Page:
Microsoft finds collaboration suffers while working remotely

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Microsoft’s research has found that employee communication networks have become static and less interconnected during the pandemic’s shift to remote working. Industry watchers have said collaboration tools like email, chat, and video conferencing haven’t replicated the benefits of face-to-face communication.

Company researchers published the study this month in the scientific journal Nature Human Behavior, examining how 61,182 U.S. Microsoft employees communicated in the first six months of 2020. Meanwhile, working from home has become mandatory due to COVID-19, making in-person communication impossible.

According to the study, employees were less likely to have connections with colleagues in other business units after the arrival of remote working. Instead, workers spent more time communicating with members of pre-existing groups. This has caused a worrying decline in communication between the groups – a necessary means of conveying new information.

“Two people linked by a strong bond can often transfer information more easily (because they are more likely to share a common perspective),” the study says. “However, [outside the group] links… are more likely to provide access to new, non-redundant information. “

The study found that working remotely also made Microsoft’s collaboration network less dynamic. Workers met fewer new colleagues after the transition and spent less time with those they did meet. The study authors said this was problematic because workers perform better when meeting new people or reconnecting with acquaintances.

Niel nickolasen

Niel Nickolaisen, CIO at Sorenson Communications in Salt Lake City, said his experience reflected the findings of the study. He found that collaboration tools, including video conferencing, did not help remote workers build and maintain the relationships necessary for colleagues to work well together.

“With products like Zoom and [Microsoft] Teams, it’s too easy not to build these relationships and too easy not to pay attention, “he said.” I can turn off my camera and work on something else. I can mute myself and work on something else. “

In addition, collaboration tools do not have the spontaneity of interactions in the office. Nickolaisen said he needs to check an employee’s calendar remotely and set up a meeting instead of just looking at employee desks and seeing if they’re available for impromptu discussions.

This lack of spontaneity makes it difficult to meet new colleagues and communicate within the company, said Mike Fasciani, analyst at Gartner. He said it’s easier to build relationships through impromptu interactions, like sharing a cup of coffee in the break room or talking in the office hallway, as opposed to having a scheduled online chat.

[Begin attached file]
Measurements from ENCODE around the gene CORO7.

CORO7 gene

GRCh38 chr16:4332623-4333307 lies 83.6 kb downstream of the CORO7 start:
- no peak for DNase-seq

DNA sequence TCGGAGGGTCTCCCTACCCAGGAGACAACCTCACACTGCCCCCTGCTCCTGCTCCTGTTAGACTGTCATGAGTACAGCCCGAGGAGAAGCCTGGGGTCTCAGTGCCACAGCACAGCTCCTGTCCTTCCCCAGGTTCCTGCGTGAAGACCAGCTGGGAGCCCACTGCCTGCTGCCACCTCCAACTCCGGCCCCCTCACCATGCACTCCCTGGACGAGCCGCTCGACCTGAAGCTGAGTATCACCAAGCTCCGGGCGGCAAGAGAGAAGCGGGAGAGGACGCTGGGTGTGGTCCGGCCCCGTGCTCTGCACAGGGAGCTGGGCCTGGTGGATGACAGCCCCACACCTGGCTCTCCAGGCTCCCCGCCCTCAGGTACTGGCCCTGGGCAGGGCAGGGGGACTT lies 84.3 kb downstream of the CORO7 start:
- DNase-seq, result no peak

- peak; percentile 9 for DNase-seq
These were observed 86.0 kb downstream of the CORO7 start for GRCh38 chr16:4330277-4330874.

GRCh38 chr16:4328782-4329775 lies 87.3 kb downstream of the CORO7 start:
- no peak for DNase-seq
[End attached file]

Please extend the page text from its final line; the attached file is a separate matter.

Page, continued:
“As [that] the relationship is established, the scope and depth of the collaboration has a chance to become more creative and meaningful outcomes, ”he said.

Microsoft researchers attributed some of the communication gaps they discovered to the media through which employees chose to collaborate. The study indicated that synchronous communication, including phone and video calls, declined as workers chose to interact more through email and instant messaging. By using only text, employees made it more difficult to communicate complex information between them.

Distractions from online communications are also a problem, Nickolaisen said. Communicating through a computer screen means that notifications and other work tasks will always appear while employees are collaborating.

“Even though I’m interested in the topic, there are a lot of things on my screen that require my attention: a message from the CEO, an email from a member of my team asking for advice on an urgent problem, a contract to review before the deadline, ”he said.

Cultural changes are also needed

New technology features are unlikely to solve the problem on their own. Tom Arbuthnot, IT architect at systems integrator Modality Systems, said Microsoft created an “Icebreaker” bot for Teams that pairs two random people in a company for a conversation – an effort to disrupt organizational silos. However, it’s easy for employees to ignore the bot and focus on more urgent work, especially if a company isn’t actively promoting its use.

“I don’t think tools alone can fix [this],” he said.

Businesses need to tackle the problem with cultural shifts, Arbuthnot said. He suggested that organizations engaged in continuous remote work hire a full-time internal communications manager. Its role would be to promote inter-company exchanges and encourage the development of new social ties.

The study’s results come when companies try to determine how many days per week employees might be allowed to work from home once offices reopen. Businesses also need to consider the extent to which collaboration tools can replace face-to-face communications.

The answers to these questions are essential because employees prefer not to be in the office five days a week. A recent PwC survey found that 55% of 1,200 office workers wanted to do their work from home at least three days a week.

The Microsoft study authors said companies could minimize the inconvenience of working remotely by having teams in the office on set days or requiring everyone to be in the office on certain days. Another option is to allow only certain types of employees to work remotely.

Mike Gleason is a journalist specializing in unified communications and collaboration tools. He previously covered communities in the MetroWest region of Massachusetts for the Milford Daily News, Walpole time, Lawyer Sharon and Medfield Press. He also worked for newspapers in central Massachusetts and southwest Vermont and served as a local editor for Room. He can be found on Twitter at @MGleason_TT.

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